NEW YORK -- American Express Co. is honoring National Consumer Week by firing off some familiar-looking statistics that put the bank card industry in a bad light.
A dictionary of credit terms and a "Checklist of Getting and Keeping Credit Cards" are part of the package.
But American Express also trotted out the seven-month-old results of a study by Princeton Survey Research Associates that details what cardholders know and don't know about credit cards.
"We think the results of the survey are relevant to our publication of the dictionary, because the survey shows there is a lack of understanding of credit terms and issues," said Meredith M. Layer, senior vice president, office of public responsibility at American Express.
Lack of Knowledge Seen
The survey of 2,000 credit card users was first released in April at American Express' national teleconference on financial responsibility. The occasion was National Credit Education Week.
Representatives of major consumer, educational, and government groups in nine cities were part of the conference via satellite.
The survey found, among other things, that 48% of consumers describe their knowledge of credit card fees and interest charges as being fair or worse.
Survey Called into Question
In addition, 36% of cardholders don't know what the annual interest rate is on their credit card, or whether their card charges other fees, such as late payment charges.
Inspired by a recent article about fee income in American Banker, according to a spokeswoman, American Express also pointed to an American Bankers Association's annual card survey, which reported a 45% increase in credit card fees. The rise in fees, American Express maintains, is a direct result of declining interest rates.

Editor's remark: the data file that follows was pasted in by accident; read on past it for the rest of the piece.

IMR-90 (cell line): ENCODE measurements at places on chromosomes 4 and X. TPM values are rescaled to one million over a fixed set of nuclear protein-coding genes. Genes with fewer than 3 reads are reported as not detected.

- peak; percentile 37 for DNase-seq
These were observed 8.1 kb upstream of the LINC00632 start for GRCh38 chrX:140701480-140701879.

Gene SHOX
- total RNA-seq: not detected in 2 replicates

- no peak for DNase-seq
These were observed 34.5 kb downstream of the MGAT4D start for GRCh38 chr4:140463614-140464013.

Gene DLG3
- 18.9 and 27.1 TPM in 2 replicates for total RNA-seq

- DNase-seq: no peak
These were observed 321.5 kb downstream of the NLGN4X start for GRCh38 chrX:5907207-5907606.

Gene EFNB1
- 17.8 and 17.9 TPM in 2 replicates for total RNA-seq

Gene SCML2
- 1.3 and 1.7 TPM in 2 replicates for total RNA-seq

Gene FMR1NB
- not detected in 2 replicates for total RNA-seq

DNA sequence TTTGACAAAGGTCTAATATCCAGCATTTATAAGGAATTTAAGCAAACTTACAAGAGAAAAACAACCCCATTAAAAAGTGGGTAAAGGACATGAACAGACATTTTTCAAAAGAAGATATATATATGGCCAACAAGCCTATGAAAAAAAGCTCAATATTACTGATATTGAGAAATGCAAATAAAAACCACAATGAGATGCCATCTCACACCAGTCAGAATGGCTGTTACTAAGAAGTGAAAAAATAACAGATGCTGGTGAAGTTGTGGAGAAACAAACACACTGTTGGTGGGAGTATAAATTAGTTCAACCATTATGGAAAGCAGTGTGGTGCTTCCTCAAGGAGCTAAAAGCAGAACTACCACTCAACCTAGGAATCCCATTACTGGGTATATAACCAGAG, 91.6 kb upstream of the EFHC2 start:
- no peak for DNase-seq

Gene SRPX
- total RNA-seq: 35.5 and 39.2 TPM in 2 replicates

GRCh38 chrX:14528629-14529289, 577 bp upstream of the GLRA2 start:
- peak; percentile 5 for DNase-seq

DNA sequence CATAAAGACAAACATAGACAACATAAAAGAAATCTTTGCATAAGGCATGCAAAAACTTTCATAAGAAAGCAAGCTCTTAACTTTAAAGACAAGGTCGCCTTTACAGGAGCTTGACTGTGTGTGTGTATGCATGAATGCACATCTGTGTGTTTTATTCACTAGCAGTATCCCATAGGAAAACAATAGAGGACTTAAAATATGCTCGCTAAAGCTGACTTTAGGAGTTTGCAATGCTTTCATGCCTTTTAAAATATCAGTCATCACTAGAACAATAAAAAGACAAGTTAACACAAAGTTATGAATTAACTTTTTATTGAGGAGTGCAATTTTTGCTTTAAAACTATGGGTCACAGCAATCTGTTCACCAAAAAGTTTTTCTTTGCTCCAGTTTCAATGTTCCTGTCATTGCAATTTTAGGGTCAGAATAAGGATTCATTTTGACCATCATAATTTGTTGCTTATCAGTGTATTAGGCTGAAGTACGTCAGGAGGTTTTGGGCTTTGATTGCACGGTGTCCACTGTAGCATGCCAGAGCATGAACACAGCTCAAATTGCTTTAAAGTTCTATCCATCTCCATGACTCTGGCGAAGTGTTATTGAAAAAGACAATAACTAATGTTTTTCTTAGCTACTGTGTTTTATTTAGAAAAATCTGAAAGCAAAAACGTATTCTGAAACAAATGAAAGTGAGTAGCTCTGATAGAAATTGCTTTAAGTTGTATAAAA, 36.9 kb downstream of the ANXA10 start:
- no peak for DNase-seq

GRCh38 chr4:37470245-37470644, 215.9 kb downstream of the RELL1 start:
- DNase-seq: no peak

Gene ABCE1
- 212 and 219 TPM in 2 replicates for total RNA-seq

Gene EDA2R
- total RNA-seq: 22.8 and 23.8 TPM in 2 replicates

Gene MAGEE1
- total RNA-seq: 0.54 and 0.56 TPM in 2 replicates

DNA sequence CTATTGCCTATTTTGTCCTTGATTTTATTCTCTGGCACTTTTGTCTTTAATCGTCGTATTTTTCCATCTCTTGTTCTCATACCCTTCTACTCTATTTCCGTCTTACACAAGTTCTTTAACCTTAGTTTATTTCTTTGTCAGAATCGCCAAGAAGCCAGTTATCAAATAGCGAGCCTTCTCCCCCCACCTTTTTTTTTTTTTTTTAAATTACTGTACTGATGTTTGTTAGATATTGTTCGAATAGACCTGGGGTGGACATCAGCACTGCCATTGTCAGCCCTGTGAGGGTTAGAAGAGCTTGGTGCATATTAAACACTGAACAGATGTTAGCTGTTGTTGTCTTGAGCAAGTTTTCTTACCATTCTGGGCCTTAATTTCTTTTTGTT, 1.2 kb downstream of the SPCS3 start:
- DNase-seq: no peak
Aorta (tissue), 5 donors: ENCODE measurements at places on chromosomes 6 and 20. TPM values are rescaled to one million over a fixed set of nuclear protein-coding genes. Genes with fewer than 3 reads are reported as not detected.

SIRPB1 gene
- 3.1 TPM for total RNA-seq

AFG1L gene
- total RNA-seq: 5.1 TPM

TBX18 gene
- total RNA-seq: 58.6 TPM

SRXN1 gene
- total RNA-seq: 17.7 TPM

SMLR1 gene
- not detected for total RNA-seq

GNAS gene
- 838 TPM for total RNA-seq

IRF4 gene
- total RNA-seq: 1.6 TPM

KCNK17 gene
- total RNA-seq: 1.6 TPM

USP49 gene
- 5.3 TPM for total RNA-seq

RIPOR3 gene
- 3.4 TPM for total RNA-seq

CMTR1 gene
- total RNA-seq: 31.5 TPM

Officials from Visa U.S.A. and MasterCard International Inc. questioned the survey.
Charlotte Rush, MasterCard's vice president of public affairs, said MasterCard's research shows consumers are fairly well informed about their interest rates and annual fees.
"The issues that consumers were concerned about included knowing their rights in light of the Truth-in-Lending laws, and how to manage their money wisely," said Ms. Rush.
A Different Picture
A Visa survey conducted last year showed that 78% of consumers polled said their cards had competitive rates and annual fees.
"There is a lot of underestimating of the consumer's intelligence," said Visa U.S.A. spokesman David Brancoli.
"Someone should really ask what carrying an American Express card costs the consumer," he said, in a reference to American Express' annual fee.
Robert B. McKinley, president of Ram Research Corp., believes that consumer ignorance results from apathy.
"Every survey in the Eighties confirmed that consumers didn't care about their credit cards," said Mr. McKinley.
He said he believes consumers are more interested now, however, and that the American Express figures actually show an improvement over past surveys.
Mr. McKinley added he could understand American Express' "drawing attention to the rise in fees, because their annual fee is perceived as a negative," when many Visas and MasterCards carry no annual fee.